By Bob Rankin
How Good is Microsoft Security Essentials?
Can you dump both your current anti-virus and anti-spyware apps, in favor of Microsoft Security Essentials (MSE)? Reviewers are giving MSE favorable marks, but will it provide robust protection against all types of malware?
Microsoft Security Essentials works on Windows XP, Vista, and Windows 7 (both 32 and 64-bit). It is available in 25 languages and is efficiently designed to avoid hogging system resources, an important consideration in user adoption and regular use. The fact that both virus and spyware protection are rolled into one program is a plus in this regard. Brian Krebs of the Washington Post found that MSE consumed only 4 MB of RAM even during active scans for malware. A quick scan took just 10 minutes in Krebs’ test, and a full scan only 45 minutes.
Reviewers’ mileage varies, just as yours will. On the downside, PC Magazine reported that MSE takes up 110 MB of hard disk space. If you have a typical 500GB hard drive, though, that’s hardly a blip on the radar. PC Mag also found that a full scan on a heavily infected system took over an hour, while the same scan on a virus-free system took only 35 minutes. Apparently, MSE’s malware-eradication routines take quite a bit of time compared to competitors. But regardless of the timings, is MSE effective?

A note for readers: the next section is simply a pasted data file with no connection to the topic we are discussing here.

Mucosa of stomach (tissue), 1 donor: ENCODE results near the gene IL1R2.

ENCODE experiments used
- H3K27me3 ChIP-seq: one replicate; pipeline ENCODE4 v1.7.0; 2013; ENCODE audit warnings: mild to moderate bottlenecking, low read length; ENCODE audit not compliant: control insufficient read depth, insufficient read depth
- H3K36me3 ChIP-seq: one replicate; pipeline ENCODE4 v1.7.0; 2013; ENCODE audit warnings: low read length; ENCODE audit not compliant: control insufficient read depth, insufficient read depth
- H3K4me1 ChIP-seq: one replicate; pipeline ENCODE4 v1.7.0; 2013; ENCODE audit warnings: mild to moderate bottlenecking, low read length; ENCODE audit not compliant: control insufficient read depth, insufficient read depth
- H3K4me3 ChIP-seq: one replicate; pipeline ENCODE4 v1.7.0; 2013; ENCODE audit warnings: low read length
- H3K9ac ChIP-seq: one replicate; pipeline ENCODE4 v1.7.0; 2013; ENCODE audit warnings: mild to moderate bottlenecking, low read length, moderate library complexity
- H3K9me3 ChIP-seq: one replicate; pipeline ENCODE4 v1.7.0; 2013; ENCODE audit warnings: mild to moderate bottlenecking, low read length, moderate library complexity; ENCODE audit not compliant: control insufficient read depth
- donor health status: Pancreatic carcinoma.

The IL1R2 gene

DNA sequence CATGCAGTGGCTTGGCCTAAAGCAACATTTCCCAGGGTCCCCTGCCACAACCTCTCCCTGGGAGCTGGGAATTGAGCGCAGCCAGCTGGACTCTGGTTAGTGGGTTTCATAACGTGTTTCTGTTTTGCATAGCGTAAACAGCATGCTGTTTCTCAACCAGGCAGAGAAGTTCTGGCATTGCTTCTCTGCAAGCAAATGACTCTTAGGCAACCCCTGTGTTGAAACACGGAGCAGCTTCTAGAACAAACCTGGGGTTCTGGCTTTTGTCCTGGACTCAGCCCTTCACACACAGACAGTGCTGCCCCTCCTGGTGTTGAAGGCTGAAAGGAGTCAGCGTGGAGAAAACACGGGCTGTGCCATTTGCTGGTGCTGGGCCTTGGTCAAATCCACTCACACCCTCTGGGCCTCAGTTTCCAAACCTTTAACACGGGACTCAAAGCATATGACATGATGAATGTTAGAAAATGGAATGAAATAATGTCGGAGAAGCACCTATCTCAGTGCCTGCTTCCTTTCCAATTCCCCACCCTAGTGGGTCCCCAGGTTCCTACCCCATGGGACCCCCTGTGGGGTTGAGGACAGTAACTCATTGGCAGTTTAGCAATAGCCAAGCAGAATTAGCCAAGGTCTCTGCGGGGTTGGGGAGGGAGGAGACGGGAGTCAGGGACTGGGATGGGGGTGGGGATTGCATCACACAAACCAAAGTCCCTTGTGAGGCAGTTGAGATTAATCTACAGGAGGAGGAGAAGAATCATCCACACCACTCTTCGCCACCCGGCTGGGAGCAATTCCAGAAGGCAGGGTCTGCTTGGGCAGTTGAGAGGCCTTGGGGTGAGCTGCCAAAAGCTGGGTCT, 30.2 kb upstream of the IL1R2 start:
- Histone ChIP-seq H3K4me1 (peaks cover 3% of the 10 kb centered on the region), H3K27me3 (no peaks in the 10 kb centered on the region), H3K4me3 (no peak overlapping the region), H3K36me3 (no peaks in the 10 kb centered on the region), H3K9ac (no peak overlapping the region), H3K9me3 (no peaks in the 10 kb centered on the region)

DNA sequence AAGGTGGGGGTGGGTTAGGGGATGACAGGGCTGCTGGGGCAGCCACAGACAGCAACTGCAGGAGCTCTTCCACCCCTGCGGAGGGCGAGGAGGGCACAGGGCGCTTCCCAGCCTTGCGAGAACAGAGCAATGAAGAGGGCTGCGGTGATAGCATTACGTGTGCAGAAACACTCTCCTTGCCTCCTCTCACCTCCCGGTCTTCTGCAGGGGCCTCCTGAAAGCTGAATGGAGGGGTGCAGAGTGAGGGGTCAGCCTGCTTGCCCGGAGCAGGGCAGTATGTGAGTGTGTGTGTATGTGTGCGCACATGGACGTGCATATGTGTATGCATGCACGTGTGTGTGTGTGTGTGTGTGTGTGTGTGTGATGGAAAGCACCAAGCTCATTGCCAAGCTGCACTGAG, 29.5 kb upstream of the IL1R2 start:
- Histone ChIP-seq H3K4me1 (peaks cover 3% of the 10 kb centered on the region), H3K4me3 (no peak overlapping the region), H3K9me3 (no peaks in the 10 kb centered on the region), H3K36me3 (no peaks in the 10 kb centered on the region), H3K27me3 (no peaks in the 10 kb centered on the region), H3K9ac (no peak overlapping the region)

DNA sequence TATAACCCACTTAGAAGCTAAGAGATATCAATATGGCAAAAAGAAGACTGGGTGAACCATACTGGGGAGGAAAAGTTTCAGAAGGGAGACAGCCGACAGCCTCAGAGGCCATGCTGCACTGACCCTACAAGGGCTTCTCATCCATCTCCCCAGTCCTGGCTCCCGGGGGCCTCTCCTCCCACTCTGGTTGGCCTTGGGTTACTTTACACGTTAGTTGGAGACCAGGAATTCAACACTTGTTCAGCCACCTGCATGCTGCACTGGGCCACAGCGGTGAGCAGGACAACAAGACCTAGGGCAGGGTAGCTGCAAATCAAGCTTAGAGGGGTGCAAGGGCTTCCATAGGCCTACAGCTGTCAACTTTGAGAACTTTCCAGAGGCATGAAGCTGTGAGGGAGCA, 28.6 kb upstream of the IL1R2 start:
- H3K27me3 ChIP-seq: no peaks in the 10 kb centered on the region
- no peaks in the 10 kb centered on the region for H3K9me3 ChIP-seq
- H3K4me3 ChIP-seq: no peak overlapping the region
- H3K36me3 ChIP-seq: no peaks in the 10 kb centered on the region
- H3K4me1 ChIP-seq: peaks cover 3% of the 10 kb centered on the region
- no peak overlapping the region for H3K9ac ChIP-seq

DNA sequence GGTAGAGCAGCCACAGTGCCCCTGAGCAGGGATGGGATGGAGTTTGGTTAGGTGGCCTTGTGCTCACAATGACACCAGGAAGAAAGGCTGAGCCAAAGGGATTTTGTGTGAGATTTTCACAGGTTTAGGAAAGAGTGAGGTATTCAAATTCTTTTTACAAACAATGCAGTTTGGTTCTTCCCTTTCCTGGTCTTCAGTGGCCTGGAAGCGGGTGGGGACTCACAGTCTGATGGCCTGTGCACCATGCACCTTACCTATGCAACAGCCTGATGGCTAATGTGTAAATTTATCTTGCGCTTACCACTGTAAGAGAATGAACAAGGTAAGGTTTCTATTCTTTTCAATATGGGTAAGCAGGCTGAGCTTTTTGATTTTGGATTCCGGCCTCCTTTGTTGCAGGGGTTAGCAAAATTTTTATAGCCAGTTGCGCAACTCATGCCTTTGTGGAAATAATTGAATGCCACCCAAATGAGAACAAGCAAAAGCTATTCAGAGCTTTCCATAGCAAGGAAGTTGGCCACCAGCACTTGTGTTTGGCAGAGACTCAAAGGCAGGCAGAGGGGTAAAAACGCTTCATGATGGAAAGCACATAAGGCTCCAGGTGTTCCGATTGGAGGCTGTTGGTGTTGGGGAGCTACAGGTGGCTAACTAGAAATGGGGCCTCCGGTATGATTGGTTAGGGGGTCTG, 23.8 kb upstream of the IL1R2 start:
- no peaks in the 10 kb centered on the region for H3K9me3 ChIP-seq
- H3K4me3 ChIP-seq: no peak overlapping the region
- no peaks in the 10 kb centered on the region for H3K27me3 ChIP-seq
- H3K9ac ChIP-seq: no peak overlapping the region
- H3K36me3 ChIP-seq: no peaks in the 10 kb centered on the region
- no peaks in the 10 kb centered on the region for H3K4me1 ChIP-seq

The official release of MSE did quite well in the independent lab AV-test.org’s tests. MSE found 98.44 percent of 545,034 computer viruses, computer worms and software Trojan horses as well as 90.95 percent of 14,222 spyware and adware samples. It also detected and eliminated all 25 tested rootkits. It generated no false-positive at all. (A false-positive is when a legitimate program is mistakenly flagged as malware.)
In addition to receiving good marks from AV-Test, MSE has been certified by the International Computer Security Association (ICSA) Labs, it received the Checkmark certification from West Coast Labs, and won the PC Advisor Awards 2010 – Best Free Software award.
Even established anti-malware developers give MSE grudging respect – well, two of them do, anyway. AVG Technologies, developer of the free AVG Antivirus suite, stated that MSE is “a positive step for the AV (anti-virus) landscape.” Avast Software, maker of Avast Antivirus, allowed that “MSE is not the silver bullet but it is also not the bad sequel to One Care that some claim,” according to CEO Vincent Steckler.